Miami president Donna Shalala says the school has lived up to its role in the booster probe, but that the NCAA
CORAL GABLES, FLA. - The University of Miami has been "wronged" by the NCAA
in its two-year investigation of the school's football and basketball programs and "no additional punitive measures" should be levied, university president Donna Shalala said in a written statement released Monday night.
admitted Monday that an external review found improper conduct by its enforcement staffers that will cause a substantial portion of its findings against Miami to be discarded.
President Mark Emmert said the case involving impermissible benefits provided by rogue booster Nevin Shapiro to Miami athletes, coaches and recruits will continue "with information properly obtained by the enforcement staff" and added that there will be no settlement with the school. Emmert said he expected the case to end up before the NCAA's
Miami and the NCAA
have worked closely during the investigation, but Shalala reacted an grily in a statement, saying the school's football team has suffered enough.
"The University takes full responsibility for the conduct of its employees and student-athletes," the statement reads. "Where the evidence of NCAA
violations has been substantiated, we have self-imposed appropriate sanctions, including unilaterally eliminating once-in-a-lifetime opportunities for our students and coaches over the past two years, and disciplining and withholding players from competition.
"We believe strongly in the principles and values of fairness and due process. However, we have been wronged in this investigation, and we believe that this process must come to a swift resolution, which includes no additional punitive measures beyond those already self-imposed."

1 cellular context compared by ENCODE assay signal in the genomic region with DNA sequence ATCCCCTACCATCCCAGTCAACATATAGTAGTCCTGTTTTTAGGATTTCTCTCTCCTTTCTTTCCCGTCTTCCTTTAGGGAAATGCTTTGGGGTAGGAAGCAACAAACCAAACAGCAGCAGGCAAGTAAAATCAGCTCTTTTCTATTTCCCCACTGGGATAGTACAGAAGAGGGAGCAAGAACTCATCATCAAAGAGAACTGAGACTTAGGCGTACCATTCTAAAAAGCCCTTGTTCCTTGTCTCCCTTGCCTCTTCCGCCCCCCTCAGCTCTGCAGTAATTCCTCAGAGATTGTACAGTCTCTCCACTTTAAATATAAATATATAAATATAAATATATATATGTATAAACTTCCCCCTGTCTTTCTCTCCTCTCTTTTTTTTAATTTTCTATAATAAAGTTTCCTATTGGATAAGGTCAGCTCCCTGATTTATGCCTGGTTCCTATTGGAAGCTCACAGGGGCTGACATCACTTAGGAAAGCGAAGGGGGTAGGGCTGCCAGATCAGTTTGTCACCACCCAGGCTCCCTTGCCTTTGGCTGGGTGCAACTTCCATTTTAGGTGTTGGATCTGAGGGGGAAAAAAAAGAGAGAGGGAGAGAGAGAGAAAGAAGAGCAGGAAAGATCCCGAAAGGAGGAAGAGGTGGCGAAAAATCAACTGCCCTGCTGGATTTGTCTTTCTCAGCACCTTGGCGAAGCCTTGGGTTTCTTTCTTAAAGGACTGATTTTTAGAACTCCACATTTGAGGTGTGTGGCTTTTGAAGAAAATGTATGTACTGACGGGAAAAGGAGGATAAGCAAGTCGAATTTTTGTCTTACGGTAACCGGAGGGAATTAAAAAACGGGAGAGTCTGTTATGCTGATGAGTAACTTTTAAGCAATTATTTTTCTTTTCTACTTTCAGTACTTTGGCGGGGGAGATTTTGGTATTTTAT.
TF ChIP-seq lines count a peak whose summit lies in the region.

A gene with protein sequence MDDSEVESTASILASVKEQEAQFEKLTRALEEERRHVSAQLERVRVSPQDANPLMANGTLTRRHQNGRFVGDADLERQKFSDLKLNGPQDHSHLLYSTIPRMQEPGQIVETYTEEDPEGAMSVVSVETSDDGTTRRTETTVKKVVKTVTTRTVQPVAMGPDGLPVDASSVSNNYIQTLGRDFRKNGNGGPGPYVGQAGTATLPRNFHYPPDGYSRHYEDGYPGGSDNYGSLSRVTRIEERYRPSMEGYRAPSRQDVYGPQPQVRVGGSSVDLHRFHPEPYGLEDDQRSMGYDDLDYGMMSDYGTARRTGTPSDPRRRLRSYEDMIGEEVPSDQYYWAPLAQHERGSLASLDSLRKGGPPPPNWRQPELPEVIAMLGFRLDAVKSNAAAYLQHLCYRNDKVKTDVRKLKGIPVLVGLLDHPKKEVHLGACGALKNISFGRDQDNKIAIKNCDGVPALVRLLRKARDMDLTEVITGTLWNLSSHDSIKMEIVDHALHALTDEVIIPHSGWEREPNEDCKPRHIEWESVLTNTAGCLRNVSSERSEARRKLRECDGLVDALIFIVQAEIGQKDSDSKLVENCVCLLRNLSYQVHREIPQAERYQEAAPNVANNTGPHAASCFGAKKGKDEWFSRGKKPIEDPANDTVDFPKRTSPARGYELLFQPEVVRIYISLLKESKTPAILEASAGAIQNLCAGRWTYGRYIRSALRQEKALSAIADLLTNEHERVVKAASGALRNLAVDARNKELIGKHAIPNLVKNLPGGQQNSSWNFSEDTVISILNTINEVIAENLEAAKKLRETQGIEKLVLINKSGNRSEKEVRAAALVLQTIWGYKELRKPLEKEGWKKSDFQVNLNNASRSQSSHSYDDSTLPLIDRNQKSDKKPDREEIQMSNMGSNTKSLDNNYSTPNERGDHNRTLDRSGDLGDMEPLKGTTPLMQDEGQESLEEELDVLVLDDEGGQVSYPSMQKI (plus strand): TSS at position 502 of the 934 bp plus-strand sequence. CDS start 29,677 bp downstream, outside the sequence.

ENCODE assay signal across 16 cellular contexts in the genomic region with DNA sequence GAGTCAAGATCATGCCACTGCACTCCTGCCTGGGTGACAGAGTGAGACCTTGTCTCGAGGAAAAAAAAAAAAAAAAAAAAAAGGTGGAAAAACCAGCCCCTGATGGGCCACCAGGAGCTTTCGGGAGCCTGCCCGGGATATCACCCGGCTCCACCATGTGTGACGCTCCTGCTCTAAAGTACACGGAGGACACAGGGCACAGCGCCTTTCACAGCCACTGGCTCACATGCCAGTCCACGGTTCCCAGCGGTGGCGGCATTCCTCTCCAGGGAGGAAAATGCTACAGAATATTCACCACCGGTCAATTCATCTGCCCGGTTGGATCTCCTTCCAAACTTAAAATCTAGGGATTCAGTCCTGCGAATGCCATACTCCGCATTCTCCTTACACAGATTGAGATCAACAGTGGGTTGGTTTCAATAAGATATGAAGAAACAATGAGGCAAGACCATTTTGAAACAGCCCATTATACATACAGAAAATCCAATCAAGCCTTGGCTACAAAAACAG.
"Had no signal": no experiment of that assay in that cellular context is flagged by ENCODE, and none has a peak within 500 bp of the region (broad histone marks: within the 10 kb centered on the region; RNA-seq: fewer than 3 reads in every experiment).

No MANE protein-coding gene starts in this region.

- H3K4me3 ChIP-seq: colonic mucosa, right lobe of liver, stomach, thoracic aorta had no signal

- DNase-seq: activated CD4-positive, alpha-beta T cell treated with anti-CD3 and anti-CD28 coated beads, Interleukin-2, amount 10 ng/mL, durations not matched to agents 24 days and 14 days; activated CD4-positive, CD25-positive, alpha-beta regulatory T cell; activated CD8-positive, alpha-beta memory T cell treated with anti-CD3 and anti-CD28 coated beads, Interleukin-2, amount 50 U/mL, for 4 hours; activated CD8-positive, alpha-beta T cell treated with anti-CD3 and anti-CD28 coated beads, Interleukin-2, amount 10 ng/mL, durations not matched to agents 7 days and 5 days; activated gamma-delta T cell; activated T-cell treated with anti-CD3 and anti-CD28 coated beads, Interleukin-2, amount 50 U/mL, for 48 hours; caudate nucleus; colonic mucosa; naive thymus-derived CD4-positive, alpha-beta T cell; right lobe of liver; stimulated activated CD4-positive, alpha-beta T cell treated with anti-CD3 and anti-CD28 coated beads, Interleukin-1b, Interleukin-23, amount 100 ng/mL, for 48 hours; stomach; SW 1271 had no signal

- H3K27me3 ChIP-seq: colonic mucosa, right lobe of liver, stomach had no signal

Miami has self-imposed bowl bans in each of the past two football seasons and has reduced scholarships by an undisclosed amount. The Hurricanes also self-imposed a ban on playing in the ACC championship game last season. It would have been their first appearance in the game.
Shalala's statement goes on to say the university has lived by its "promises" to cooperate in the on-going probe "but sadly the NCAA
has not lived up to their own core principles. The lengthy and already flawed investigation has demonstrated a disappointing pattern of unprofessional and unethical behavior."
The comments seem to indicate that Miami might be considering legal action against the NCAA
On Monday, the NCAA
released an external review report that looked into "a severe issue of improper conduct" by investigators involved in the Miami case. The review found that enforcement staffers "acted contrary to internal protocols, legal counsel and the membership's understanding about the limits of its investigative powers" in hiring Shapiro's criminal defense attorney, Maria Elena Perez, to conduct depositions and improperly gain information.
According to the review, enforcement staffers were advised not to work with Perez, but did so any way. Julie Roe Lach, vice president for NCAA
enforcement, was fired for her involvement in the case, according to Yahoo! Sports.
Kenneth L. Wainstein, hired by the NCAA
to conduct the external review, said that 13 interviews and portions of 12 others were thrown out because they involved misconduct by investigators.